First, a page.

Alsek River

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Alsek River
Confluence of Alsek and Tatshenshini rivers2.JPG
Confluence of the Alsek and Tatshenshini rivers
Origin Kluane National Park and Reserve
60°38′46″N 137°48′26″W / 60.64611°N 137.80719°W / 60.64611; -137.80719
Mouth Pacific Ocean at Dry Bay, Yakutat City and Borough, Alaska
59°07′40″N 138°37′14″W / 59.12778°N 138.62056°W / 59.12778; -138.62056 (Alsek mouth)Coordinates: 59°07′40″N 138°37′14″W / 59.12778°N 138.62056°W / 59.12778; -138.62056 (Alsek mouth)
Basin countries US, Canada
Source elevation 600 meters (2,000 ft)
Mouth elevation sea level

The Alsek River (/ˈælˌsɛk/; Tlingit Aalseix̱) is a wilderness river flowing from Yukon into Northern British Columbia and into Alaska.[1] The surrounding area from the Western edge of the Alsek to East of the East Alsek is known to locals as Dry Bay.

Course[edit]

Location of Alsek River

It starts at the confluence of the Dezadeash and Kaskawulsh rivers in Kluane National Park and Reserve. After flowing south into the northwestern tip of British Columbia, it is joined by the Tatshenshini River in Tatshenshini-Alsek Park. It reaches the Pacific Ocean at Dry Bay, in the Gulf of Alaska, south of Yakutat, Alaska, close to the northern end of the Alaska Panhandle. Although the river is navigable by kayak or rubber raft in its northern reaches, it rapidly becomes unnavigable—for any but the most experienced and skilled kayakers—at Turnback Canyon.

On older maps, the Alsek river is labeled as the Tatshenshini and vice versa. Some Yukon First Nation elders also refer to the river as the Tatshenshini.

The river flows next to the Lowell glacier which has sometimes blocked off the river and created a large lake behind it, "Neoglacial Lake Alsek." The last such blockage took place in 1850; its release created a massive flood, washing away everything in its path on the way to the Pacific.[2]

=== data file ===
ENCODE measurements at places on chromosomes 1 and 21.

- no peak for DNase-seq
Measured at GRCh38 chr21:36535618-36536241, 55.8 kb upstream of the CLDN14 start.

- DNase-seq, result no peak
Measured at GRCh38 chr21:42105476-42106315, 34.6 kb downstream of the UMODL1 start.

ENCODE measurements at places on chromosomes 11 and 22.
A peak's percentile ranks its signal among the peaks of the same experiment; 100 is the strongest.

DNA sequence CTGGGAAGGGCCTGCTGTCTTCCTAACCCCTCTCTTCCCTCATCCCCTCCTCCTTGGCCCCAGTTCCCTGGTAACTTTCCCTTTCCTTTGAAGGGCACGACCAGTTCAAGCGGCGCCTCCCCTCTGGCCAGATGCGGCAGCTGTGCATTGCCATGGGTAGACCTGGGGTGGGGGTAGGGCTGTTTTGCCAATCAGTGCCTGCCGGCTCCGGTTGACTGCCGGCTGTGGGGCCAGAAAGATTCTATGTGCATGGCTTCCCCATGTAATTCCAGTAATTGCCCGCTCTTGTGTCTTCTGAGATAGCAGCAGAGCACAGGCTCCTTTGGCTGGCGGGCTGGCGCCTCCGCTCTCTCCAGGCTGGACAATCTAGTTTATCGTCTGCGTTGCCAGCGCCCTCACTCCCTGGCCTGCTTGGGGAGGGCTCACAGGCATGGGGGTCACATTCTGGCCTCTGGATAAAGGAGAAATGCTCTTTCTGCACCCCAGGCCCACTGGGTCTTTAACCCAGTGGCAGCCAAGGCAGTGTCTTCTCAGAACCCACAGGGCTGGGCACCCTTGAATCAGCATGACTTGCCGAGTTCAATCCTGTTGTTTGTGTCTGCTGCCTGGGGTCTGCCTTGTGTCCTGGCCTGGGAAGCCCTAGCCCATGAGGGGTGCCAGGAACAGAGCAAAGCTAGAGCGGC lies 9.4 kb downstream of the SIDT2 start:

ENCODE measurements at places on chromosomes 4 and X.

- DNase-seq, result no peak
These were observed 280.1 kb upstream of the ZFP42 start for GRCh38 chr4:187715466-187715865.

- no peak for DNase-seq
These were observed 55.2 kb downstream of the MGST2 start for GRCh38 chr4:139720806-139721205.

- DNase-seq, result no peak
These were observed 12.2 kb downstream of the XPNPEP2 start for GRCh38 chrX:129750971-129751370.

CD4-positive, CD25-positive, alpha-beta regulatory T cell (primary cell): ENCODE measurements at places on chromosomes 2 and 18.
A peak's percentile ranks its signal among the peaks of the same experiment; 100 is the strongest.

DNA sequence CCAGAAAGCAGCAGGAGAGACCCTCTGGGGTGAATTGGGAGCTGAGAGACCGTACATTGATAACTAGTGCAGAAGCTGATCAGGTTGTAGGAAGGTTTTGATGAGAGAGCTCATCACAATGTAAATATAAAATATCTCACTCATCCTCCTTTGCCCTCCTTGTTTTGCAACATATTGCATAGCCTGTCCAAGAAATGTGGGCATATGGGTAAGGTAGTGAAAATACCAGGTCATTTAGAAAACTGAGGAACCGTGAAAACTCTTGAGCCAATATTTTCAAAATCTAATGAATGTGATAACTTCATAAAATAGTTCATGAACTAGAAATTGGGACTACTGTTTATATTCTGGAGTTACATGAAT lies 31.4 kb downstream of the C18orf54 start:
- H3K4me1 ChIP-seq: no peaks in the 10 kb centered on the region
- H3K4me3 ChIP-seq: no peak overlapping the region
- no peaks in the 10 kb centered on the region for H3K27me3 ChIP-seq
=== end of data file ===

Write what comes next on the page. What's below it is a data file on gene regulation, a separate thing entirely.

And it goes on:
The river carries a lot of silt from the Alsek lake/glacier, which contributes to the river's low temperature.

The Alsek and nearby East Alsek rivers were at one time connected, and the old river bed can still be made out on some maps.

The Alsek glacier contacts the Grand Plateau glacier, which faces the shoreline. Also in the same general area are the Doame foothills and Doame River.

Alsek River (in distance) near junction with Sugden Creek inside Kluane National Park

History[edit]

The first known kayak descent of Turnback Canyon was by Walt Blackadar, who ran the canyon solo on August 25, 1971. He wrote about his trip for Sports Illustrated.[3] "This has been a day!," he wrote in his journal. "I want any other kayaker or would-be expert to read my words well. The Alsek Gorge is unpaddleable!" Despite this sincere warning from a man who apparently felt lucky to be alive, groups of expert kayakers have successfully run Turnback Canyon since then. A prominent mountain which overlooks the Alsek was named Mount Blackadar in his honor.

The portion of the river inside Kluane National Park has been designated a Canadian Heritage River.

In 1958, a magnitude 7.7 earthquake centered near Lituya bay significantly changed the lay of the land.[4] The earthquake caused the Doame River and East Alsek River to join together.

Fishing[edit]

The Alsek and East Alsek rivers are a part of the Yakutat area limited entry set gillnet fishery.[5] Both rivers produce King, Silver, and Sockeye commercially. Chum and Pink salmon can also be caught, but are not generally sought after due to their relative lack of worth/quality. These two rivers can be characterized as low volume fisheries, while the Alsek river in particular produces particularly high quality salmon due to its low temperature. The Alsek's silt content also prevents the sun from damaging the fish.

The area also supports subsistence and sport fishing. There are multiple local sport fishing, sight-seeing, hunting, and animal watching lodges

See also[edit]

References[edit]

Further reading[edit]

  • Cassidy, Jim, and Dunlap, Dan (1999). World Whitewater: A Global Guide for River Runners. McGraw-Hill. ISBN 0-07-011962-7
  • Embick, Andrew (1994). Fast and Cold: A Guide to Alaska Whitewater. Valdez Alpine Books. ISBN 1-56044-269-7.
  • Lyman, Russ, et al. (2000). The Complete Guide to the Tatshenshini River Including the Upper Alsek River. Haines, Alaska: Cloudburst Productions. ISBN 0-9728122-1-0
  • Watters, Ron (1995). Never Turn Back: The Life of Whitewater Pioneer Walt Blackadar. The Great Rift Press. ISBN 1-877625-02-7 (hardcover) ISBN 1-877625-03-5 (paperback)

External links[edit]